The comprehensive plan for the modernization and expansion of transport infrastructure in 2018-2024 adopted to implement the president's May decree is now being widely referred to as the thirteenth national project. More than RUB 6.35 trillion is to be allocated towards its implementation, a fourth of all the resources to be used for the implementation of the May decree. The new transport infrastructure quality index should help assess the effectiveness of these huge investments.
The transport infrastructure quality index should ensure precision and accuracy in assessments of comprehensive transport infrastructure development projects
The "Future of Russia.National portal" (a TASS project) interviewed Sergey Dyagilev, Deputy Head of the Department for Economics and Transport Development of the Analytical Center on what goes into these figures and how the success of infrastructure development is going to be measured.
The methodology for calculating the transport infrastructure quality index included in the comprehensive plan has not been published yet as it's being reviewed by the Federal Statistics Service. "The main goal of the index was to get more precise estimates and use algorithms instead of expert reviews," Mr Dyagilev explained.
Specifically, the index is to be used as a comprehensive indicator that takes into account the throughput capabilities of specific roads and railway lines, increases in availability of transportation services for the public and businesses, removal of infrastructure constraints, he explains.
This also includes real time-frames for transit of containers through international transport corridors, average speed of transit of goods by rail, capacity of specific port access roads and railways lines, share of railway lines and roads being operated without overload, increase in production warehousing capacity of sea ports and logistics centers, length of newly commissioned high speed roads and railway lines, increase in the capacity of domestic water ways.
Mr Dyagilev notes that the index effectively is composed of the exact same indicators that are used to select projects for the comprehensive infrastructure modernization and expansion plan.
At the same time it should be noted that projects are still being selected for the comprehensive infrastructure modernization and expansion plan. New projects can be initiated by federal and regional authorities, businesses and even public organizations. But they all will have to undergo selection. The Analytical Center for the Government of the Russian Federation, the Ministry of Transport and the Ministry of Economic Development have developed a methodology for ranking projects for the comprehensive infrastructure modernization and expansion plan. The methodology is based on assessing the contribution that the proposed projects can make to the achievement of the goals outlined in the president's May decree with the priority being given to the projects financed by private investments with companies either paying their own money or raising funds in the financial markets.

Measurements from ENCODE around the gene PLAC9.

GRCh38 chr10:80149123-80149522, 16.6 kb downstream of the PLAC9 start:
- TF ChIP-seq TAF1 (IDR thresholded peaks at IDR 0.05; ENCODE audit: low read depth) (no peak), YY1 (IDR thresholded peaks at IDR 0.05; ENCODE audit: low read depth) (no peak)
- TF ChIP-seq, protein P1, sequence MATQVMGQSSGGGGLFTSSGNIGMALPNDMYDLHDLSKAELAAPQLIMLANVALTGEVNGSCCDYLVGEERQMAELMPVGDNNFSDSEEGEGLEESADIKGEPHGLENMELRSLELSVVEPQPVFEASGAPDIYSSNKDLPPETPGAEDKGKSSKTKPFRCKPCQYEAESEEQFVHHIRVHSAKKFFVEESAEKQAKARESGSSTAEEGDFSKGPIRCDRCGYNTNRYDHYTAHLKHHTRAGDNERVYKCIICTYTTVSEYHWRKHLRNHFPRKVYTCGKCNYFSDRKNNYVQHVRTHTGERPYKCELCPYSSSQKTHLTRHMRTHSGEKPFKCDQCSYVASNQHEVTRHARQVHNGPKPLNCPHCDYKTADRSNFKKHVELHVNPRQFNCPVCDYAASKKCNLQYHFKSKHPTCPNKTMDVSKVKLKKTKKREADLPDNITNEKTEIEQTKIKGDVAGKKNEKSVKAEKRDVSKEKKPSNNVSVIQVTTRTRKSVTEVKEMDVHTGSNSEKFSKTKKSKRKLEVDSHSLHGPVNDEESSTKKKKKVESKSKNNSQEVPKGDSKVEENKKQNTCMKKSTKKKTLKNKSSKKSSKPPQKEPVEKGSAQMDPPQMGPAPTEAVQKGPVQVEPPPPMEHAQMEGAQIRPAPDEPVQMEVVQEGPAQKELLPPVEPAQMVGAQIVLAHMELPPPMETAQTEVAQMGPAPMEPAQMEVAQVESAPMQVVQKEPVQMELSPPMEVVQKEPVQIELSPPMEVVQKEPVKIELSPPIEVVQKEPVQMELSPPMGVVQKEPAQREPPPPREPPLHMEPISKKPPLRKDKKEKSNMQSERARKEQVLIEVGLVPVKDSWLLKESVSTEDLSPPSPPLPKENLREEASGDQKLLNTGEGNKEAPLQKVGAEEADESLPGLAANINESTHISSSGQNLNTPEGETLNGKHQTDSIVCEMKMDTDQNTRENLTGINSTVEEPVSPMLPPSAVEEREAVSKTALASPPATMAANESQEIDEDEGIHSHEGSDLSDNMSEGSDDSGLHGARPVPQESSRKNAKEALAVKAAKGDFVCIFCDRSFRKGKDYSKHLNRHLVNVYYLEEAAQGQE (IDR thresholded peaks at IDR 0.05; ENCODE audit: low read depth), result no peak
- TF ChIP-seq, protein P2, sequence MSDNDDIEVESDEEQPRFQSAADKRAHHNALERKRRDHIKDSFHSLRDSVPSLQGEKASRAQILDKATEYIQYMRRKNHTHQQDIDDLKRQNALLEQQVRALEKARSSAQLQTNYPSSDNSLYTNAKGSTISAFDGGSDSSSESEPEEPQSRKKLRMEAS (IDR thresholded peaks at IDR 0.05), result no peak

But seeing how an independent assessment is still going to be needed to determine how effective Russia's infrastructure will end up relative to other countries, a different indicator was selected. "In order to be able to compare our transport infrastructure to other countries, the comprehensive transport infrastructure modernization and expansion plan has another target, Russia's ranking based on the Logistics Performance Index, or LPI, " Mr Dyagilev notes. This index is compiled by the World Bank twice a year. For the time being, in 2018 Russia was only ranked 75th out of 160 on the Logistics Performance Index. The goal is to go up to the 50th place in 2024.
"The index assesses availability and effectiveness of transportation services as well as quality of logistics infrastructure and is a weighted average of the efficiency of border and customs controls, quality of trade and transport infrastructure, ease of arranging deliveries at competitive prices, competence and quality of logistics services, whether or not it's possible to track deliveries, reliability of logistics services," Mr Dyagilev explains.
Thus, it's not so much the availability of transport infrastructure that determines how a country is rated in this index, but rather the efficiency of said infrastructure in actual use.